My position, and that of all of Inger Wolfe’s publishers, is not to engage in discussions about the author’s identity. However, owing to your egregious conduct, I must now definitely inform you that Jane Urquhart did not write The Calling.

Maclean’s has acted irresponsibly by inaccurately singling out Jane Urquhart exclusively over any other author who could have written this book, on the basis of tenuous “evidence.”

Ellen Levine, Executive Vice-President, Trident Media Group


AS CORRECTLY NOTED in your article, our government “inherited a sex offender registry in desperate need of repair” (“A national embarrassment,” Justice, Jan. 14). A comprehensive review of the Sex Offender Infor-

mation Registration Act is not only overdue but is required. That is why this past fall I requested that the House of Commons standing committee on public safety and national security undertake a review of this important piece of legislation. Regrettably, opposition members on the committee have not yet put this issue on their agenda.

On the broader criminal justice front, our government has reintroduced key criminal justice reforms with the Tackling Violent Crime act. This important, tough-on-crime legislation will ensure that high-risk and dangerous offenders face tough consequences when they are sentenced and are strictly monitored if and when released. It also increases the age of protection for sexual activity from 14 years to 16 years to better protect our youth against sexual predators.

This vital legislation remains before the Senate. We ask Canadians who agree that these measures are important to join us in demanding that this important legislation be enacted as soon as possible.

Stockwell Day, Minister of Public Safety, Ottawa


I WAS APPALLED that Scott Feschuk would refer to “the dehumanizing stares of Air Canada’s flight attendants.” It is one thing to pick on a company’s policies, but to segregate and subject the working employees collectively to such a harsh comment is itself dehumanizing. Too many people look upon flight attendants as glorified waitresses in the sky, whereas what they are trained for—matters of flight safety in the event of a mishap—is totally forgotten and unappreciated. Donald Thomas, West Vancouver

WHAT A TREASURE the Jan. 14 issue turned out to be: it’s a keeper. First Andrew Coyne’s piece on the apathy surrounding the Schreiber affair (“Hear no evil, see no evil,” National). Coyne, whom I have long respected, is an important addition to your staff. I agree with

‘Mullah Krekar’s quote shows Brits are good global citizens, trying to rein in the global population’

his premise wholeheartedly. Let’s get to the bottom of the Airbus/Schreiber/Mulroney government goings-on once and for all. While I am not of Mark Steyn’s political stripe, I am in total agreement with his point that human rights commissions have no mandate to act as censors of free speech (“Here’s what offends this writer”). Will these commissions finally come right out and provide a list of permissible topics? Then Scott Feschuk’s column (“Tag your own bags! Then fuel the jet! ”, Comment). Scott, you slay me! I laughed so hard I fell off my chair. It was the first real bellylaugh I had in 2008. Thank you, Maclean’s. Birte Ertmann, Nepean, Ont.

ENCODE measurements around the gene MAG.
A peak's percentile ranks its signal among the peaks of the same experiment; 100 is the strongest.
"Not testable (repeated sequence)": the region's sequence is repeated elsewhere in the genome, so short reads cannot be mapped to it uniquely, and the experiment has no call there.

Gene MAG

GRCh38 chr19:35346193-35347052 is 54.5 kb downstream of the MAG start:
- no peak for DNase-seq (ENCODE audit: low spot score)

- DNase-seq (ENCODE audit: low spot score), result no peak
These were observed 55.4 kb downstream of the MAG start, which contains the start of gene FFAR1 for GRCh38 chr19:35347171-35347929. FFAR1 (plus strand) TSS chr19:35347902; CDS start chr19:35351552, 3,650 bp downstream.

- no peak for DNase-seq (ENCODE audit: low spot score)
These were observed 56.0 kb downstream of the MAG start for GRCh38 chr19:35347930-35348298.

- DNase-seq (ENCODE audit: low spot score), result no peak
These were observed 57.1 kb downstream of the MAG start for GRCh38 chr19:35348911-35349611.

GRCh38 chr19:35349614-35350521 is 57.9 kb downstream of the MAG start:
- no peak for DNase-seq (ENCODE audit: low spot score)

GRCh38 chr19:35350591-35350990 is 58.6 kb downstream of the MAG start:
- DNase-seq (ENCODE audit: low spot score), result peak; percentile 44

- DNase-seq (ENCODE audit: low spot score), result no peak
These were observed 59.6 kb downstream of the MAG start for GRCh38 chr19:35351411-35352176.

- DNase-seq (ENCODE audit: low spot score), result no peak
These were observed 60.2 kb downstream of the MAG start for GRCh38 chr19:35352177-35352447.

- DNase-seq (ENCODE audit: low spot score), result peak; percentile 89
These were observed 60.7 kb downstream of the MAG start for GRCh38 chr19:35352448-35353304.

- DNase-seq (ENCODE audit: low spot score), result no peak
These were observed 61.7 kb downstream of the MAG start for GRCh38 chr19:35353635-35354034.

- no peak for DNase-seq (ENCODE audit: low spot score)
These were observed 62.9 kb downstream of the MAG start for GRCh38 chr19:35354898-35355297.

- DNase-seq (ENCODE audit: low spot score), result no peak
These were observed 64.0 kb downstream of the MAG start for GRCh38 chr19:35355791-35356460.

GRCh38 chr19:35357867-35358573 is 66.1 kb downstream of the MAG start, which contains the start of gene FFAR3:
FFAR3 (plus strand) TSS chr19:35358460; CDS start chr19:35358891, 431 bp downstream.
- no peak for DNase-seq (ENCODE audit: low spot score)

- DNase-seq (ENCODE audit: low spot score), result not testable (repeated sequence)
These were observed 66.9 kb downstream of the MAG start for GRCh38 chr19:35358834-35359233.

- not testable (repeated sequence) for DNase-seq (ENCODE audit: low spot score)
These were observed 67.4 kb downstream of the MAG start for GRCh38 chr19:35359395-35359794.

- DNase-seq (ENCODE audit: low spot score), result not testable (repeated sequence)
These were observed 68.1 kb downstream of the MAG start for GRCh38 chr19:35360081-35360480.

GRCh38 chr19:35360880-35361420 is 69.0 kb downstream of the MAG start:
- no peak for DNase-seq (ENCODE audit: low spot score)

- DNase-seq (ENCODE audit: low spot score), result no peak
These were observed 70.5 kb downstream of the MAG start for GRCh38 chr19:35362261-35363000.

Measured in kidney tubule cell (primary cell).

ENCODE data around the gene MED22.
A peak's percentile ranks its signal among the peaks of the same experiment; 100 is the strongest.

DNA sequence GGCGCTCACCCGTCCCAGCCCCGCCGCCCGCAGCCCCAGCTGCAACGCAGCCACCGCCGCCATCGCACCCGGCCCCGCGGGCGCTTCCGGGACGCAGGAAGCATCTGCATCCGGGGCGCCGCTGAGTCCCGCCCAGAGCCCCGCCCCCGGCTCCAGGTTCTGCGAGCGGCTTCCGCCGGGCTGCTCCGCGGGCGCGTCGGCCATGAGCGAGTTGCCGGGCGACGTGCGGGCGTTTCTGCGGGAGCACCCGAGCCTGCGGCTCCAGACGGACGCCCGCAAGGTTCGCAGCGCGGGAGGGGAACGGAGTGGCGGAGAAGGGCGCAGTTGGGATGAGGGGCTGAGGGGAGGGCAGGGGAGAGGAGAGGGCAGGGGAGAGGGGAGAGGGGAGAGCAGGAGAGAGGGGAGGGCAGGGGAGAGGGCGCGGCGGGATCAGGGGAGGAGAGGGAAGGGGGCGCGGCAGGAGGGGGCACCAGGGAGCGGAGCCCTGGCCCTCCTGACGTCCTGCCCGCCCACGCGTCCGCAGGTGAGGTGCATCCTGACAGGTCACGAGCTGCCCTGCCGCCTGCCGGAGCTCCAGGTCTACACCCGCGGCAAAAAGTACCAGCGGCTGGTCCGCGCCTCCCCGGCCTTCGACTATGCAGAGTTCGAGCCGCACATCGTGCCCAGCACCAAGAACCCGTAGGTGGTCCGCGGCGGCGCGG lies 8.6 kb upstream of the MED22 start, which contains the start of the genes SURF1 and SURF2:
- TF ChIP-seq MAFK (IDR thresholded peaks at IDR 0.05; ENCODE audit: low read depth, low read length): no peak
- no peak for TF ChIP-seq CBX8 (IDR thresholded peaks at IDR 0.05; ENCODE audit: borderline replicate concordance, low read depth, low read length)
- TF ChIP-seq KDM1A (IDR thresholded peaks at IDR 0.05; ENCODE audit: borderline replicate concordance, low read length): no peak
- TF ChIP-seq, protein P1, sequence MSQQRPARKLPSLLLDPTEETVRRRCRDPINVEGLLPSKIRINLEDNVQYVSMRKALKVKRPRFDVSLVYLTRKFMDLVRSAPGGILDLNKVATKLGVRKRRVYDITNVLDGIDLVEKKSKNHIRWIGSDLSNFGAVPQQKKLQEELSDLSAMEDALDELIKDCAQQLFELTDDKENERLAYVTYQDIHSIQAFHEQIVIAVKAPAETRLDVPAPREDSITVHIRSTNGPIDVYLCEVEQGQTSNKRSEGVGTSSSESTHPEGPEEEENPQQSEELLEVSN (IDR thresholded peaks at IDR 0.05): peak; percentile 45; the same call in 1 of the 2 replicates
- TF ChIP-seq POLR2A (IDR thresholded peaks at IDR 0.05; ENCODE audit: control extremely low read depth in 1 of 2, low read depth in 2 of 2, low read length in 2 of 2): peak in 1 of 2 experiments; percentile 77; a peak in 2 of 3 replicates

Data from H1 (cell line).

WELL, HERE IS WHAT offends this reader: it’s the creeping censorship of free speech by minorities who don’t seem to have a history of democracy in their home states, and are trying to limit it in democratic countries to which they immigrate (“Here’s what offends this writer,” Steyn, Jan. 14). Freedom of speech doesn’t mean only some minorities can say what they think while the host society has to shut up and put up. As for Mullah Krekar’s quote on birth rates, it shows the Brits are good global citizens, trying to rein in the exploding global population. Maybe the good mullah should instruct his flock to be good global citizens too.

Eva Lyman, West Vancouver

I DON’T AGREE WITH a lot of what Steyn has to say, although I admire his writing and intelligently presented arguments. However, I am compelled to voice my support for him in this Canadian Islamic Congress/Canadian Human Rights Commission witch hunt: both social liberals and conservatives alike should be circling the wagons and coming to his defence. Who’s next? Rick Mercer?

Brian Robitaille, Ottawa

I HAVE READ STEYN’S book America Alone. I enjoyed it about as much as I enjoyed his panegyric to Conrad Black during Black’s legal tribulations in Chicago; that is, I didn’t. I must, however, give the devil his due: the Canadian Human Rights Commission and its provincial partners have gone too far in their quest for political correctness, and have become a millstone around the neck of scribes everywhere. Sigmund Roseth, Mississauga, Ont.


THE PASSING OF Oscar Peterson has brought back wonderful memories of growing up on Notre Dame Street West in Montreal (“Death of a working-class virtuoso,” Music, Jan. 14). Among my classmates at Royal Arthur Public School was a fellow by the name of Oscar Peterson. Oscar never forgot his roots. Even after he became famous, whenever we would meet he would always remember his friends growing up. What wonderful memories of going to Victoria Hall on Saturday night to listen and dance to Oscar and the Johnny Holmes orchestra with the late Maynard Ferguson, and the good times with Oscar at the old Alberta lounge. Canada and the world has lost a musical genius and a great human being.

Bernard L. Bratz, Côte Saint-Luc, Que.


MY REACTION TO your story of a B.C. teacher removed from her school by a band delegation for a longhouse ritual: no means no (“Spirited away,” National, Jan. 14). If a nonnative Canadian was seized against her will and subjected to physical deprivation for weeks in secret rituals, we’d call that kidnapping, forcible confinement, torture and brainwashing. Why are the RCMP and the B.C. attorney general refusing to enforce Canadian criminal law in this case and to rescue Roxanne Harris? David McCaskill, Mississauga, Ont.


Sir Edmund Hillary, 88, mountaineer. In 1953, he became the first person to climb Mount Everest, accompanied by Nepalese Sherpa Tenzing Norgay. He also founded a group aimed at improving Sherpas’ living conditions. Among his other achievements: travelling to the source of the Ganges, and founding New Zealand’s Antarctic research station.

Christopher Bowman, 40, figure skater. Nicknamed “Bowman the Showman” for his on-ice flamboyance, the Olympic skater had a private life troubled by drugs and alcohol. A former child star who appeared on Little House on the Prairie, he won the U.S. men’s figure skating titles in 1989 and 1992.